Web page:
According to the World Health Organization (WHO), one in thirteen people globally suffers from anxiety, making it the most common mental disorder worldwide. In this article, we’ll talk about social anxiety or social phobia — an intense, persistent fear of being watched or judged by others, as well as tips on how to manage anxiety levels.
Here are the defining characteristics of social anxiety:
- Intense, persistent fear of social interactions in a wide range of contexts.
- Poor verbal communication skills. The situation is usually complicated by a person’s inability to think clearly while experiencing anxiety.
- Lack of self-confidence and low self-esteem, which are reinforced by self-criticism.
- Critical self-evaluations of conversations or spoken presentations.
- Anticipatory anxiety, when you avoid opportunities for conversation or public speaking.
Social anxiety causes may have different nature. In some cases, it’s genetic, while in others — influenced by the environment.
People with parents who’ve suffered or suffer from social anxiety disorder have a 30-40 % greater likelihood of developing this condition themselves. According to the research, the changes in the gene called SLCGA4 cause the formation of social anxiety. The gene is involved in the transportation of the neurotransmitter serotonin, a chemical that helps to soothe nerves and stabilise mood.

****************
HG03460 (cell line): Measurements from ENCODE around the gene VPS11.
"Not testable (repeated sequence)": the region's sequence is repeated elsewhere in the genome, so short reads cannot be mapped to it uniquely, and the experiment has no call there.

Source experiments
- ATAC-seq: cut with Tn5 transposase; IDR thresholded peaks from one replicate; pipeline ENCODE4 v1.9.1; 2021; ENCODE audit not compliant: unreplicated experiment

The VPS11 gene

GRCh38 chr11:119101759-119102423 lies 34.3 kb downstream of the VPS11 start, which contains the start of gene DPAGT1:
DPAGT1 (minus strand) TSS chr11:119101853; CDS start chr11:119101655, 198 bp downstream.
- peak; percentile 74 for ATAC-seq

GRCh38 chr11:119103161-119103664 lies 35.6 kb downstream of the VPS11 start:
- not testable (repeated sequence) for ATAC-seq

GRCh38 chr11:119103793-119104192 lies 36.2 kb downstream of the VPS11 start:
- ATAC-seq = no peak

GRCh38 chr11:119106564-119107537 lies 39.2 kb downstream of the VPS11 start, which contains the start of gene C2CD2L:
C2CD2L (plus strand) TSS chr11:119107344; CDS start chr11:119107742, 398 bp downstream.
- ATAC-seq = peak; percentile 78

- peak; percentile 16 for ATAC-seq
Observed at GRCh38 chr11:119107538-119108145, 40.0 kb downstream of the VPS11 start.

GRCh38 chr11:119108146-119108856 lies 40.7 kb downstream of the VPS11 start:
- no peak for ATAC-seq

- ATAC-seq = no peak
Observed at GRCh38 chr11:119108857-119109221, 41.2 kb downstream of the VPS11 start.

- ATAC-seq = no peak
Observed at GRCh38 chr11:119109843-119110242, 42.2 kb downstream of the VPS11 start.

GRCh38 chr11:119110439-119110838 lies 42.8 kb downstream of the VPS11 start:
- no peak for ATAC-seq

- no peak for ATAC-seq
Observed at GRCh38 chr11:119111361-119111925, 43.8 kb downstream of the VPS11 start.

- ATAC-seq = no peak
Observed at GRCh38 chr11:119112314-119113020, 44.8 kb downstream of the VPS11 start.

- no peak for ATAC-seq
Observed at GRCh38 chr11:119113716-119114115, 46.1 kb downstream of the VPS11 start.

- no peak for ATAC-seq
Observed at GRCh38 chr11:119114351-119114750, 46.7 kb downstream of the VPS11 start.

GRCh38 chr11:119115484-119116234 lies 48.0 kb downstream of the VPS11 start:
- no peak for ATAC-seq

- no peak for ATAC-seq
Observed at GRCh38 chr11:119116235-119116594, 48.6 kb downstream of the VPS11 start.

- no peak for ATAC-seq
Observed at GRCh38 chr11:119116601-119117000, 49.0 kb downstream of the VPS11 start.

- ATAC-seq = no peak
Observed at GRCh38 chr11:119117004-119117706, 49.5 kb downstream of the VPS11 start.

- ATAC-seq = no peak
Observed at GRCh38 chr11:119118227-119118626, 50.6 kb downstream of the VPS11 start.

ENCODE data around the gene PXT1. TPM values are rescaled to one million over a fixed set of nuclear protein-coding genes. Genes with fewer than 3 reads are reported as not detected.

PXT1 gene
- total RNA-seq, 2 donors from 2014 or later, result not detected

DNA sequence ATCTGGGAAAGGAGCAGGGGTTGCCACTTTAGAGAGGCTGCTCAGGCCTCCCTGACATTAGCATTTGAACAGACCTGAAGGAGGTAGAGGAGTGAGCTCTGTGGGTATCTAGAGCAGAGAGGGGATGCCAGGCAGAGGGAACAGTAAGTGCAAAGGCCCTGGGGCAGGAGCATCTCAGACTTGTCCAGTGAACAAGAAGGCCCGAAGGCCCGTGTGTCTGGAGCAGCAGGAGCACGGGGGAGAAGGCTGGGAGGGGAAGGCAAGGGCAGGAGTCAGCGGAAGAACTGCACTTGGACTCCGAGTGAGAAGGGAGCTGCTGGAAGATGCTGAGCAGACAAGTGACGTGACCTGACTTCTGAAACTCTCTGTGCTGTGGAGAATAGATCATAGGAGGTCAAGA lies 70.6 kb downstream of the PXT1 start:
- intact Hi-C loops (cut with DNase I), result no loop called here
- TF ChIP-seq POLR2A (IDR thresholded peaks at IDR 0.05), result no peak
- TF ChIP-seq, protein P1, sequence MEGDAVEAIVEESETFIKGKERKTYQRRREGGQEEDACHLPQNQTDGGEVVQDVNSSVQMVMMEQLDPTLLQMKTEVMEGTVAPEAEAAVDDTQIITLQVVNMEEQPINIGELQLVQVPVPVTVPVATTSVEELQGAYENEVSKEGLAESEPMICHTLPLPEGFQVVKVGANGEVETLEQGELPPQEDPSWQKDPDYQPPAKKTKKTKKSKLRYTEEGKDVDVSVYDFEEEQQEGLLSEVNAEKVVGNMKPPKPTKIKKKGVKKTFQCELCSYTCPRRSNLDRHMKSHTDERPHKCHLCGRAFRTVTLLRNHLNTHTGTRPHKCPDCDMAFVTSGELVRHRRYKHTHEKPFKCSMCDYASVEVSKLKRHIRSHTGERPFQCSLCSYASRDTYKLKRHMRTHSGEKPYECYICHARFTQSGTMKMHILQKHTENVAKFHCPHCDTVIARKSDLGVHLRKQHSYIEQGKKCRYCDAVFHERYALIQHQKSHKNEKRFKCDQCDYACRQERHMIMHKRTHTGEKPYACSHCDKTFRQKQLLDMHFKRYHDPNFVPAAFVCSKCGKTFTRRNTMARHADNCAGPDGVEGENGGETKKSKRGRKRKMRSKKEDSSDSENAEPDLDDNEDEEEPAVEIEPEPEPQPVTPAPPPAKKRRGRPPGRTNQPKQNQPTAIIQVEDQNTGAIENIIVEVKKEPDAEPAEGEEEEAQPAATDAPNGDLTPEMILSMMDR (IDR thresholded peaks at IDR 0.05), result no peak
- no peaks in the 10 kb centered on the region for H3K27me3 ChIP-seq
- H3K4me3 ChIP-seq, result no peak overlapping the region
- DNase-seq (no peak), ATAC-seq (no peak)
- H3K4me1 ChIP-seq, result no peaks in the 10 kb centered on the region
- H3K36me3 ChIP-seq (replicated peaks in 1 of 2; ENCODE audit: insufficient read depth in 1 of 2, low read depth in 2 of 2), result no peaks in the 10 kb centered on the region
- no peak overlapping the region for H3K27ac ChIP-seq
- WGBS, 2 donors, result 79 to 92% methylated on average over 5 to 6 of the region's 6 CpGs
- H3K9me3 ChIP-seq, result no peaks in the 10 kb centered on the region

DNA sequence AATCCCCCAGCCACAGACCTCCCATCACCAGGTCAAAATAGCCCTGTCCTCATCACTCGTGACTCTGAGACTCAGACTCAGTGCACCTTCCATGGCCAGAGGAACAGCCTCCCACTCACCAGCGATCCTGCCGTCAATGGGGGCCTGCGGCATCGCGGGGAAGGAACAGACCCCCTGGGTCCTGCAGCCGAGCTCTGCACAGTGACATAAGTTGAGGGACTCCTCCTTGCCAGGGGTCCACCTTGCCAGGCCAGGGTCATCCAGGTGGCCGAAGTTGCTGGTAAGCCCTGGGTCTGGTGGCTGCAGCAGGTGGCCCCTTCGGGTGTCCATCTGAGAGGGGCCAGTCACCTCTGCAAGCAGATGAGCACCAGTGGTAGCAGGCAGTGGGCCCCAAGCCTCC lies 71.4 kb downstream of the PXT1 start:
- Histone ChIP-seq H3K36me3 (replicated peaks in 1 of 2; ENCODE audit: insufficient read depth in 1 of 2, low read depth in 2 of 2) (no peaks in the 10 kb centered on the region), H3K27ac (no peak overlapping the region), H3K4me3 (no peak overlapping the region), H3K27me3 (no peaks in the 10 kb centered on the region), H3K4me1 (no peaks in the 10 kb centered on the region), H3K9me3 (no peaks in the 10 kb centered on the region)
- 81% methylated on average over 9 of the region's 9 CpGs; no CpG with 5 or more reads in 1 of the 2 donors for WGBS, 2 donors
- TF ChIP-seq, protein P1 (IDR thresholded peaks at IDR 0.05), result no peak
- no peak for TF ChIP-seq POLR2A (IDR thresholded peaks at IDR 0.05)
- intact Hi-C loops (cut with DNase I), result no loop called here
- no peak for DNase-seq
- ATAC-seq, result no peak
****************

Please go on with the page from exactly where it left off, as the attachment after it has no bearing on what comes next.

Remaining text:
Social anxiety is linked to both excesses and shortages of serotonin. People with social anxiety have difficulty in producing the hormone consistently and without fluctuation.
Here are some of the exposures known to have predictive value for severe social anxiety:
- Sexual, physical and emotional abuse;
- Teasing and bullying by peers;
- Maternal stress during pregnancy or infancy;
- Divorce, family conflicts and domestic violence.
People with social anxiety don’t experience their symptoms in every social situation.
When they have interactions with people they can trust or know well, for example, partners, parents, children, or close friends, there may be no signs of social anxiety whatsoever. Also, if people with social anxiety asked to speak in public about subjects where they have expertise, they may be able to do so with confidence.
Other situations may evoke anxiety and distress, even though they wouldn’t seem threatening to most other people. Here are common triggers for social anxiety:
- Meeting new people;
- Conversations with extroverts;
- Interactions with authority figures;
- Parties and large family gatherings;
- Unexpected conversations with strangers (for example, standing in line at the bank or grocery store);
- Being watched when performing a new or unfamiliar task;
- Public speaking;
- Speaking on the phone, especially with strangers.
People with social anxiety will have a couple of situations that will cause overwhelmingly anxious reactions, and they’ll go to great lengths to avoid them. Other situations may produce more moderate anxiety symptoms, but they still prevent people from living a normal life.